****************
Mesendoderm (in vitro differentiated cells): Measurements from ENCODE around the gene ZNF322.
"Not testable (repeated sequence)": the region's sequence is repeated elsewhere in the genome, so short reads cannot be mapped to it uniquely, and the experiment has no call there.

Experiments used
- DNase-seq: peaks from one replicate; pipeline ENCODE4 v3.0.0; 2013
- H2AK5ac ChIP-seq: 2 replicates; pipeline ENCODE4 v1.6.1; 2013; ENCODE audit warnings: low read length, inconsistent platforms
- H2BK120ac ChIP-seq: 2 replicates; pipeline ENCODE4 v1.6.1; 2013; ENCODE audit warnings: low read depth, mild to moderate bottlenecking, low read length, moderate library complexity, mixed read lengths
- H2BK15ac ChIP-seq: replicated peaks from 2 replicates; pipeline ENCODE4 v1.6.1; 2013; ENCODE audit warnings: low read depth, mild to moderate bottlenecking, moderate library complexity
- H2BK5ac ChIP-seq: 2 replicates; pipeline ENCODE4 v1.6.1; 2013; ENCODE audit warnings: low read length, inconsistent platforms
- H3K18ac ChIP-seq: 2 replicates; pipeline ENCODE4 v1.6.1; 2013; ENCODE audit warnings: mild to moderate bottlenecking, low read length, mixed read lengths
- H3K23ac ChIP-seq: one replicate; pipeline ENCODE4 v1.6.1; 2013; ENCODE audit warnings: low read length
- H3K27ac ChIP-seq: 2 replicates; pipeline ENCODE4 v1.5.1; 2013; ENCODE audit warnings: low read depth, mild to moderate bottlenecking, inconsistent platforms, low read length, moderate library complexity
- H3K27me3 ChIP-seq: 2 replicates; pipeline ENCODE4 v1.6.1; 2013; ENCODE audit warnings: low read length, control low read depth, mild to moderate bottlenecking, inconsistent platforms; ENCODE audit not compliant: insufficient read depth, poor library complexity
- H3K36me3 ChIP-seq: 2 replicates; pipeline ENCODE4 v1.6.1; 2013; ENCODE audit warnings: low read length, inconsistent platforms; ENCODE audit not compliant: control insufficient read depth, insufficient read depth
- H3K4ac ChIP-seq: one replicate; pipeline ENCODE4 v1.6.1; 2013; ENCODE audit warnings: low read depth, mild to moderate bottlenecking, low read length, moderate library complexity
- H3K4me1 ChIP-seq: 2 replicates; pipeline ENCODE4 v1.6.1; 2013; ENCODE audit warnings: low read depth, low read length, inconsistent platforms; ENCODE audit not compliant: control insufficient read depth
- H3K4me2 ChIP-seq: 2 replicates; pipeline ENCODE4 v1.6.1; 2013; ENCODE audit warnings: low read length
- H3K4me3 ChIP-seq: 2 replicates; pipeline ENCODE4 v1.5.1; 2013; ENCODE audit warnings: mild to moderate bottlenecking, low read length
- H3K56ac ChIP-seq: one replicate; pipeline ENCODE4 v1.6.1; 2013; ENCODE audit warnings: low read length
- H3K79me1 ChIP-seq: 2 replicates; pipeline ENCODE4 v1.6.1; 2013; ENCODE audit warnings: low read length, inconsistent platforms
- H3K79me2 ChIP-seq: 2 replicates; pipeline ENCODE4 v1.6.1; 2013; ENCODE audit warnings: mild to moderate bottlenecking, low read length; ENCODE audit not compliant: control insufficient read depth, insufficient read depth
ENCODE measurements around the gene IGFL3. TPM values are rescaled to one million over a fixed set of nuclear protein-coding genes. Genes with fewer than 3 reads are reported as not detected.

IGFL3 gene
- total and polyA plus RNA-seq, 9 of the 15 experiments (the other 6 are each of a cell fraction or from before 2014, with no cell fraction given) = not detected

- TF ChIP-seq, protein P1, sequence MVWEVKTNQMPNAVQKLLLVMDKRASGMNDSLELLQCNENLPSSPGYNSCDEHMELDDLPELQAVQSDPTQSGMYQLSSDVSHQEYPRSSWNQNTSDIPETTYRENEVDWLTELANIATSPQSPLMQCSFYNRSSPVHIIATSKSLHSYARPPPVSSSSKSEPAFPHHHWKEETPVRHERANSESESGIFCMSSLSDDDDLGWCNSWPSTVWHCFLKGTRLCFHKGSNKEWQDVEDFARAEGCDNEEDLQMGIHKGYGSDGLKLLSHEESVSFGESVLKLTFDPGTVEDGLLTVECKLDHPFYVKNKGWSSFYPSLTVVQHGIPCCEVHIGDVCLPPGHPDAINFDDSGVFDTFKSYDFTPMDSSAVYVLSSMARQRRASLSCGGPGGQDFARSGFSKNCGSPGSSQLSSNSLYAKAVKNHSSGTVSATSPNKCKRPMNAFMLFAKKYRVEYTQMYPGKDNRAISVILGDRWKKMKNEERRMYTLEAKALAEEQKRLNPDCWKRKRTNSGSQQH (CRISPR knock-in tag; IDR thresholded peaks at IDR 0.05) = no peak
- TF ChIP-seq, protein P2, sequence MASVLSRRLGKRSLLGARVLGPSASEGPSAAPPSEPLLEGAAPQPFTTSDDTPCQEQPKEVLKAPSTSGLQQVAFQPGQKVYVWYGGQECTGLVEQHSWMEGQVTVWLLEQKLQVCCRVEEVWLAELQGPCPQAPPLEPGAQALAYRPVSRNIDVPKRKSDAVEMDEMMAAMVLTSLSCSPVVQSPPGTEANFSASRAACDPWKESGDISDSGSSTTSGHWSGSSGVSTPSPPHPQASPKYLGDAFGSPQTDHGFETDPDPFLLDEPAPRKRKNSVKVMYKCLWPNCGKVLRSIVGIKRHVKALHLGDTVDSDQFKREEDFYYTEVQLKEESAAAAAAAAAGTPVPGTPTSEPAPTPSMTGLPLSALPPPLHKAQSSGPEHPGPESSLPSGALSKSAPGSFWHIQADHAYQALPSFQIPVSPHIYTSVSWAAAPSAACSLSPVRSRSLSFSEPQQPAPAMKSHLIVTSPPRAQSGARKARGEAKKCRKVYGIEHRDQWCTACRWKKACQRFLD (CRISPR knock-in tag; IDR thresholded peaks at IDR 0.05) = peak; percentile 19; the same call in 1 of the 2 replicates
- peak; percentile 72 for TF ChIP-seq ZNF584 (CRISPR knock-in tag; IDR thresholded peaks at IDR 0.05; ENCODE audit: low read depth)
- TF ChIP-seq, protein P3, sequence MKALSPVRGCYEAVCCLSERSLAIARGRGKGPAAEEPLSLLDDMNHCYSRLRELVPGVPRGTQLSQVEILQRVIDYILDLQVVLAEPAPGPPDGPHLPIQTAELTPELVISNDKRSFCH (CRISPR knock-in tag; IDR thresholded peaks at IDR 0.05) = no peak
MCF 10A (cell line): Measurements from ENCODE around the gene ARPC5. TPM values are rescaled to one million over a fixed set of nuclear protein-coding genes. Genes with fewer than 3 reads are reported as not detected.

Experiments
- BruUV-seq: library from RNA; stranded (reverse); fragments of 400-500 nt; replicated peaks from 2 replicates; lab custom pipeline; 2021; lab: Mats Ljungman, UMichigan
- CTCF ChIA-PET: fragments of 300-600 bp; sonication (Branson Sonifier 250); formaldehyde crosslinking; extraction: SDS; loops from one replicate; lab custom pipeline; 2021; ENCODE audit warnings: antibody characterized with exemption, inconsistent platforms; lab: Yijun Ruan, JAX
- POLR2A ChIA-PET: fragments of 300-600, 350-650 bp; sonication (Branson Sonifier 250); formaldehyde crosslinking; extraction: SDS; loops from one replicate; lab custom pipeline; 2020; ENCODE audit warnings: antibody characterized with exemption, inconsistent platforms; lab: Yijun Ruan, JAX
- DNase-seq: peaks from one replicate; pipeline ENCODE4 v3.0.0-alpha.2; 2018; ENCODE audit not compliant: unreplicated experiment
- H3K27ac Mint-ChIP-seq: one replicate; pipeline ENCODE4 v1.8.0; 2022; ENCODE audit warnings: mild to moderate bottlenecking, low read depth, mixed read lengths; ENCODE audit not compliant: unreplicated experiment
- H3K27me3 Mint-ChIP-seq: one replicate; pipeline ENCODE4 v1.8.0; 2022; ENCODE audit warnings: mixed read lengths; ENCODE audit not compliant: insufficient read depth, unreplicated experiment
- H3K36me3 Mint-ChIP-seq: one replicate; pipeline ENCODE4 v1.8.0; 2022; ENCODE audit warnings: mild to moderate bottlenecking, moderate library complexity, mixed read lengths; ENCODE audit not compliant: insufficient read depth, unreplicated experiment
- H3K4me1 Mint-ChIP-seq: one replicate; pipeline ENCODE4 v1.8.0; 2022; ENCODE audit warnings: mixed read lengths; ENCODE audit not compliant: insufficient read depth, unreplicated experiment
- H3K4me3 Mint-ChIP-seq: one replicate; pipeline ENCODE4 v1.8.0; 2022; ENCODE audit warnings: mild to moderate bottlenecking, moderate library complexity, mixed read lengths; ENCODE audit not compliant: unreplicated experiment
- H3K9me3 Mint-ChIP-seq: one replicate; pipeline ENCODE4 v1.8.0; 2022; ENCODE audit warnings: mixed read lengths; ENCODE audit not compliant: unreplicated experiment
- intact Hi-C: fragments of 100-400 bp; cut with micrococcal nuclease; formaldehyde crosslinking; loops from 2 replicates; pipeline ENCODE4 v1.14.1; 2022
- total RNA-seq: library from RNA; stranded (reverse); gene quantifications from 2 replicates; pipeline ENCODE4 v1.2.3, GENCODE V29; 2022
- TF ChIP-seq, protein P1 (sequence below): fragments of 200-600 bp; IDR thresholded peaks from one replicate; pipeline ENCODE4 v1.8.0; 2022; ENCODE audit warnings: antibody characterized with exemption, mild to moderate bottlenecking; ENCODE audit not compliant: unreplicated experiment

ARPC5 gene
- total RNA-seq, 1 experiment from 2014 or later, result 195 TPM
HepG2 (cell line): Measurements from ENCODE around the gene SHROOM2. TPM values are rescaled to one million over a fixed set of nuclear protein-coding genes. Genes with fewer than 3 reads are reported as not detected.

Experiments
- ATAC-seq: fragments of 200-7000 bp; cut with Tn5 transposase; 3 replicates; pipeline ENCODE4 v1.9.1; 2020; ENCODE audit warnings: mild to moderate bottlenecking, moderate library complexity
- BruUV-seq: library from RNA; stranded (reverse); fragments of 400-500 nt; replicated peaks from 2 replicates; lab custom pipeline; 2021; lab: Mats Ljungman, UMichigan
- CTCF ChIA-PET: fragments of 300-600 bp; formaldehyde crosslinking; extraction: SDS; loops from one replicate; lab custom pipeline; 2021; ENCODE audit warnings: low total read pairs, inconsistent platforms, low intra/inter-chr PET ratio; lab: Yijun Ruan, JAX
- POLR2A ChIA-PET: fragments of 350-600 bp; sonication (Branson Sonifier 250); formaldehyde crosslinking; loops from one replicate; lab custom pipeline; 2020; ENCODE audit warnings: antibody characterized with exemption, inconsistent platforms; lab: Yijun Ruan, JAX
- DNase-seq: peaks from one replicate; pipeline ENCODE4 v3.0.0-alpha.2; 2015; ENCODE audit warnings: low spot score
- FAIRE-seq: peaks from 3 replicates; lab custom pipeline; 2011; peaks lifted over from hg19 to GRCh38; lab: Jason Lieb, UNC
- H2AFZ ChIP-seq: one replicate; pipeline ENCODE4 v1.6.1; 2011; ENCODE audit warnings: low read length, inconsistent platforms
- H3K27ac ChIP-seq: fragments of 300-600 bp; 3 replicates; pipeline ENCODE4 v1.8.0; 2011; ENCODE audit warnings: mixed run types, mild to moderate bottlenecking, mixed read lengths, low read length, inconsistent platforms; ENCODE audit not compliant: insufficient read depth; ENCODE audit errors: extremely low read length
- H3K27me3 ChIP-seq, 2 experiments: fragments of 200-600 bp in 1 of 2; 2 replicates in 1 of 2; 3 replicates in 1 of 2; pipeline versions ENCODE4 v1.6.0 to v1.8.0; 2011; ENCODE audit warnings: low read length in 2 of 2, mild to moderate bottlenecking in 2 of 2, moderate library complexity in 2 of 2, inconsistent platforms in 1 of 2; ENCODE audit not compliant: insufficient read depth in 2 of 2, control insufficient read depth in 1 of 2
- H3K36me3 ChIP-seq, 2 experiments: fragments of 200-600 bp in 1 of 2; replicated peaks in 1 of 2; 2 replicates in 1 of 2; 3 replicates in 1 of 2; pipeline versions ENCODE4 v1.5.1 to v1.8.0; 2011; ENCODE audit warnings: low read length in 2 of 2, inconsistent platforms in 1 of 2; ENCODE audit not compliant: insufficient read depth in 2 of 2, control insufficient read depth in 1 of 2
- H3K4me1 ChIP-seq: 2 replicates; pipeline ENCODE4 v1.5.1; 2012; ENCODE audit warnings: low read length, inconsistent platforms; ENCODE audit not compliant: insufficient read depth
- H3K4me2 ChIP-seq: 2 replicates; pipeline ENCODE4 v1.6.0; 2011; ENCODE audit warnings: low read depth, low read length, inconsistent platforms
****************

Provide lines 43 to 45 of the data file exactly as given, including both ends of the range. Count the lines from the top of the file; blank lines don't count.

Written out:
ARPC5 gene
- total RNA-seq, 1 experiment from 2014 or later, result 195 TPM
HepG2 (cell line): Measurements from ENCODE around the gene SHROOM2. TPM values are rescaled to one million over a fixed set of nuclear protein-coding genes. Genes with fewer than 3 reads are reported as not detected.